The national security letter, however, is only one of the many provisions of the USA PATRIOT Act that broaden government surveillance powers while having little demonstrable effect on preventing terrorism. At the same time, these provisions erode, by diminishing judicial or congressional oversight, the checks and balances of the Constitution. And this is not the first time that expanded law enforcement powers have proved ineffectual. In 1996, the Anti-Terrorism and Effective Death Penalty Act severely restricted civil liberties in the United States but did not prevent the attacks on the Pentagon and World Trade Center five years later. Why the American people repeatedly reward failure by tolerating increases in the authority and budgets of government security agencies is a mystery.

In addition to the pernicious direct effects of all this amplified government surveillance on the American public, the indirect effects may be far worse. In an age of big government, the business and non-profit sectors tend to take their cues as to what is acceptable from the government. Increased government surveillance creates a general societal norm for increased surveillance in the workplace. For example, until Congress made their use by businesses illegal, private employers were following the lead of government security agencies by administering demonstrably unreliable polygraph tests to their employees. Even now, some businesses, which at least rhetorically advocate economic liberty, and some non-profit organizations that propound individual liberty regularly monitor their employees’ e-mail correspondence and open their mail. One can argue that there is a legal difference between the government and private entities engaging in such Orwellian practices, but the private sector is undeniably reacting, whether consciously or subconsciously, to social norms heavily influenced by government action. One would hope that the private and non-profit sectors would be more enlightened than the government. After all, such oppressive surveillance of ordinary employees—where no evidence of wrong-doing exists—causes anger and morale problems among employees, drives some talented workers to “vote with their feet” to less intrusive employers, and wastes valuable executive time and resources on the unnecessary control of employees.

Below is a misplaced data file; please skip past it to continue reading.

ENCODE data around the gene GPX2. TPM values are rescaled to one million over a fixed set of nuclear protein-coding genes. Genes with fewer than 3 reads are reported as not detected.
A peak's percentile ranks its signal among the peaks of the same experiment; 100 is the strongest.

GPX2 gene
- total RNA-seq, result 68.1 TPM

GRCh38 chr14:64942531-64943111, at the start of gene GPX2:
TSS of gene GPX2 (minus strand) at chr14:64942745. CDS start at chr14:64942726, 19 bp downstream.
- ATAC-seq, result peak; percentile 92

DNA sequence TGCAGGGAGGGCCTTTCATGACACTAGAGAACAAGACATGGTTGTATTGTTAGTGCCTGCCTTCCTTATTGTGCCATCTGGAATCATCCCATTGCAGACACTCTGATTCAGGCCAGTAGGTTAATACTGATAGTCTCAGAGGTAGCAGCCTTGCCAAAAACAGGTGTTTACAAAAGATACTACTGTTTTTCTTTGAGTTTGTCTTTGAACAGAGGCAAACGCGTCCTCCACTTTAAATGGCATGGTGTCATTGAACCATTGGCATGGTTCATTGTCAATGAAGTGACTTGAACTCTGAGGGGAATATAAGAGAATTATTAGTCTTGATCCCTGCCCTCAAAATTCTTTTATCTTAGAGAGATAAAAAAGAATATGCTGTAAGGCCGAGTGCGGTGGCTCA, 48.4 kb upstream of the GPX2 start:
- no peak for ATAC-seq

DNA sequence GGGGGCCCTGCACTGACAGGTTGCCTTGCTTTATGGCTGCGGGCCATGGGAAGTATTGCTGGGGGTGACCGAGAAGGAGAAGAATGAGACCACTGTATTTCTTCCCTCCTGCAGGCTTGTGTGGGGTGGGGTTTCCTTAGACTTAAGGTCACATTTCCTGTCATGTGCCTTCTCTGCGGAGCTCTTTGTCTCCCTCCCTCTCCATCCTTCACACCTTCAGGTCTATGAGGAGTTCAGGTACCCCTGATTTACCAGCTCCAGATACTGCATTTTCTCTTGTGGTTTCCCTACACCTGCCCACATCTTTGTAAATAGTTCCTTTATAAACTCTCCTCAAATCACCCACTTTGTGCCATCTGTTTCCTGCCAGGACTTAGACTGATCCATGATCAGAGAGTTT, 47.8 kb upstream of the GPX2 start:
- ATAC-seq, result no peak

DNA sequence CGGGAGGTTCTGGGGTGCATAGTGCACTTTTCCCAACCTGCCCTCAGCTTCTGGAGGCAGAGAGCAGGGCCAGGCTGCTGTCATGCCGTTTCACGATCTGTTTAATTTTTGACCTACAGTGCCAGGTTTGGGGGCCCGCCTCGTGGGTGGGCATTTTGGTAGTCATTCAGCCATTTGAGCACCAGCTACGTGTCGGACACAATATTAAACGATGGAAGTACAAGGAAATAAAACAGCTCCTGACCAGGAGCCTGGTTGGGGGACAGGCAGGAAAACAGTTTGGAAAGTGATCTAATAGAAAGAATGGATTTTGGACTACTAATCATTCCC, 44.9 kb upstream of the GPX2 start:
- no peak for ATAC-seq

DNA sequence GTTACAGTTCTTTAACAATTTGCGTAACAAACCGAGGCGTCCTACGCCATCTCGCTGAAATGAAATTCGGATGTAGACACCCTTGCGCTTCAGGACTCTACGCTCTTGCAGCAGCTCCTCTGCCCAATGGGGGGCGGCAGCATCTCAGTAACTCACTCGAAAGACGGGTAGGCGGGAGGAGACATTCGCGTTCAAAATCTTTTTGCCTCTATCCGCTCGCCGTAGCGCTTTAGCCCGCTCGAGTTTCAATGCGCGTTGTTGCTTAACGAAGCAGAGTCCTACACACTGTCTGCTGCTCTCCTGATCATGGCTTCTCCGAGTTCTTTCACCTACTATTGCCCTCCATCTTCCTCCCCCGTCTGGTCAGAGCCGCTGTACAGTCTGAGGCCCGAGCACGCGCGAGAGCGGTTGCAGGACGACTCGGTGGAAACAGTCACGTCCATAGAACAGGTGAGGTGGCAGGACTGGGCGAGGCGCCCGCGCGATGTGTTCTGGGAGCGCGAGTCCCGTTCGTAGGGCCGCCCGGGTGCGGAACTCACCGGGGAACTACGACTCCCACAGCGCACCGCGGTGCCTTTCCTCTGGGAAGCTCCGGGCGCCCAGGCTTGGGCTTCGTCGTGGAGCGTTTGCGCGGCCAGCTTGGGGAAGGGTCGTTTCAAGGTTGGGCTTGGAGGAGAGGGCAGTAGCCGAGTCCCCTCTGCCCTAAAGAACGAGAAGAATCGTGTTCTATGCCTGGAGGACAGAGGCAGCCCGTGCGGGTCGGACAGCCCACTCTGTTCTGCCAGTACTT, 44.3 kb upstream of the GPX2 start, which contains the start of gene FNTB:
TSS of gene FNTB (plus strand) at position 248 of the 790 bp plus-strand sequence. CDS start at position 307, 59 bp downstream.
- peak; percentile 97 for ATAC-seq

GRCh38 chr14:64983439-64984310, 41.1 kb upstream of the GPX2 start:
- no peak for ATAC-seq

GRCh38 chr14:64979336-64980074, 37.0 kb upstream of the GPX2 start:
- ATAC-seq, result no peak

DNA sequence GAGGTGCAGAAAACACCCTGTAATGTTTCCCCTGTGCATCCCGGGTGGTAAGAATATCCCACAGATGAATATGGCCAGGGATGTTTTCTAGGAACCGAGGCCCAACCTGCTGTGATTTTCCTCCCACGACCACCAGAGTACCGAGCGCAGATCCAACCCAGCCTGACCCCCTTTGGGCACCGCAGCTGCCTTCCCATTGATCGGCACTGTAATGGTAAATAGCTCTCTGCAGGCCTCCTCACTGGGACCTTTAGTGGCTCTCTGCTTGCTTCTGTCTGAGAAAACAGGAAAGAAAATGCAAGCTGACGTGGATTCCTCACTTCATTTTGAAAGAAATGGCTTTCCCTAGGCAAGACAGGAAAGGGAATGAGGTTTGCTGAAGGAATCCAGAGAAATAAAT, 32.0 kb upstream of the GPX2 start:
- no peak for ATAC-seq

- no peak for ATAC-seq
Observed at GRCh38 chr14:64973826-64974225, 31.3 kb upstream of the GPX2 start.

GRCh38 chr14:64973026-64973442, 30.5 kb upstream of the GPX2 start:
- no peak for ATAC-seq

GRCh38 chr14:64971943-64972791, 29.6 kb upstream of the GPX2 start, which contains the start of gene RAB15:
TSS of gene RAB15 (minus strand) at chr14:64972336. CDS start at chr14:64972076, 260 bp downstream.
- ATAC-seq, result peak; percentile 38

Communism in Eastern Bloc nations failed because so many societal resources were wasted on control, leaving few available for individual initiative and creativity. Liberty and privacy make people happy, creative, productive, and rich. The U.S. government—and the businesses and non-profit groups that are following the “control-oriented” social norms fostered by government action—should take heed and let freedom ring.


Ivan Eland is Senior Fellow and Director of the Center on Peace & Liberty at The Independent Institute. Dr. Eland is a graduate of Iowa State University and received an M.B.A. in applied economics and Ph.D. in national security policy from George Washington University. He has been Director of Defense Policy Studies at the Cato Institute, and he spent 15 years working for Congress on national security issues, including stints as an investigator for the House Foreign Affairs Committee and Principal Defense Analyst at the Congressional Budget Office. He is author of the books Partitioning for Peace: An Exit Strategy for Iraq, and Recarving Rushmore.